Nel applies for Oscar to undergo mental evaluation

Oscar Pistorius weeps in the dock during his trial at the North Gauteng High Court in Pretoria, May 12, 2014. Picture: REUTERS/Chris Collingridge
Oscar Pistorius weeps in the dock during his trial at the North Gauteng High Court in Pretoria, May 12, 2014. Picture: REUTERS/Chris Collingridge

The State on Tuesday (13/05/2014) brought an application before the High Court in Pretoria to have murder-accused Oscar Pistorius admitted for mental observation.

“We are mindful that if granted that it could lead to a delay,” prosecutor Gerrie Nel said.

Nel argued that, in terms of section 78 of the Criminal Procedure Act, any indication that mental disorder may have played a part in Pistorius’s actions on the night of February 14 last year, when he shot girlfriend Reeva Steenkamp, left the court with no choice but to refer the Paralympian for observation.

Pistorius’s counsel Barry Roux opposed the application, claiming that it was a ruse by the state to obtain a second opinion.

Judge Thokozile Masipa adjourned the court for the day and will make a ruling on the state’s application tomorrow morning.

Earlier Vorster said general anxiety disorder, like that which Pistorius was diagnosed with, is common.

But for it to be seen as a disorder it would have to affect a person’s life, Vorster said during cross-examination from Nel.

“People with general anxiety disorder are not dangerous as such. People with general anxiety disorder probably shouldn’t have firearms, that’s what makes them dangerous,” Vorster told Nel.

Nel asked whether a person with general anxiety disorder would be anxious in a fight. Vorster said yes, more so than normal people.

“Because the individual would be anxious about losing a relationship. If there had been an argument about a relationship a person with general anxiety disorder would have been anxious.”

She agreed that the general anxiety disorder would have played a role.

“Anxiety is a very common phenomenon. The condition [general anxiety disorder] is also a very common disorder,” she said.

“To raise it to a level of a disorder, one had to have anxiety more often than not for an expanded period of time.”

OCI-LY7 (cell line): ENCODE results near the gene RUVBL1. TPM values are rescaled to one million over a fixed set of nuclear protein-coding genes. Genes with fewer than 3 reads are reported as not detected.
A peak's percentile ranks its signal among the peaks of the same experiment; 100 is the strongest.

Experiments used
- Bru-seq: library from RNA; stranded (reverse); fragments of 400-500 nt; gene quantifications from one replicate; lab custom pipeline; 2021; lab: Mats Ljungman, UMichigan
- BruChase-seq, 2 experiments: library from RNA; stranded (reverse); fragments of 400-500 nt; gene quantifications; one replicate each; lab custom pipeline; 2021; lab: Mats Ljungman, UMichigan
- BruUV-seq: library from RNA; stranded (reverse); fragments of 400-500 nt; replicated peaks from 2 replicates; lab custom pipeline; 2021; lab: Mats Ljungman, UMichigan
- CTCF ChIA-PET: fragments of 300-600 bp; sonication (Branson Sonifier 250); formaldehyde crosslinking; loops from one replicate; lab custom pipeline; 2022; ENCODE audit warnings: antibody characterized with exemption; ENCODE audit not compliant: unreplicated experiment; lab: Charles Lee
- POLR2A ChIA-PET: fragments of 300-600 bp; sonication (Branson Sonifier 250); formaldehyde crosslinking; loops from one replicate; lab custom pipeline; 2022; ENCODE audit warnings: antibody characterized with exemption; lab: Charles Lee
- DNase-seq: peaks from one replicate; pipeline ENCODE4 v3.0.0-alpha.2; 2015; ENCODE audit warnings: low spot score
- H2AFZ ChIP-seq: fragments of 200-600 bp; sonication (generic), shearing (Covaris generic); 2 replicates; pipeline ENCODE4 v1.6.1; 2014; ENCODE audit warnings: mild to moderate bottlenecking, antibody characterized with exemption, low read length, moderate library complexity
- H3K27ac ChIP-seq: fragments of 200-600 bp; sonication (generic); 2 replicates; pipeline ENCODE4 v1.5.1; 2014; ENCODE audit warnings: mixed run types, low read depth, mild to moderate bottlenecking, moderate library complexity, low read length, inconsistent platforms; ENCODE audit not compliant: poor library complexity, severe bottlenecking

She said such a person would see situations as being more serious than what they actually were. It would cause sleep disorders, vomiting, diarrhoea, and the inability to concentrate.

The paralympic athlete is charged with murdering his girlfriend Reeva Steenkamp. He shot her dead through the locked door of his toilet in his Pretoria home on February 14 last year.

Pistorius has denied guilt, saying he thought she was an intruder about to open the door and attack him. The State contends he shot her during an argument.

Nel continued to ask Vorster about the diagnosis of general anxiety disorder and if it would impact Pistorius’s general functioning. He asked Vorster if it would impair Pistorius’s functioning on various levels.

“Yes My Lady that is why it is a disorder,” she replied.

“With an anxiety disorder people are unable to set their anxiety aside.”

Nel asked about the levels of severity of the disorder.

Vorster said with every disorder there were levels of severity, but it was not obtained in her diagnosis. Nel asked if it was severe enough to be seen as a mental illness.

“I wouldn’t say that. If one had a general anxiety disorder that is severe it may impact on your capacity to lead a normal lifestyle,” she said.

“One could say it is a mental illness, but you have to look at the impact of that illness on the person.”

She said someone might become incapacitated because of all the preparations they had make to function normally, like go to work.

Pistorius was not incapacitated. He was still able to function at a high level as an athlete, and was able to socialise, but had stress, Vorster said.

Nel questioned Vorster on why Pistorius’s friends and his former girlfriend Samantha Taylor, who testified for the State, never mentioned that he was anxious.

“Most people control and conceal their anxiety… Mr Pistorius and his family were not aware that he had anxiety disorder.”

Steenkamp’s mother June Steenkamp was in court on Tuesday. She sat in the front row of the public gallery. On the other side of the front row sat the Pistorius family, including the athlete’s older brother Carl, younger sister Aimee, and uncle Arnold.

Pistorius is also charged with three contraventions of the Firearms Control Act – one of illegal possession of ammunition and two of discharging a firearm in public. He has pleaded not guilty to these charges as well. – Sapa, with Tymon Smith

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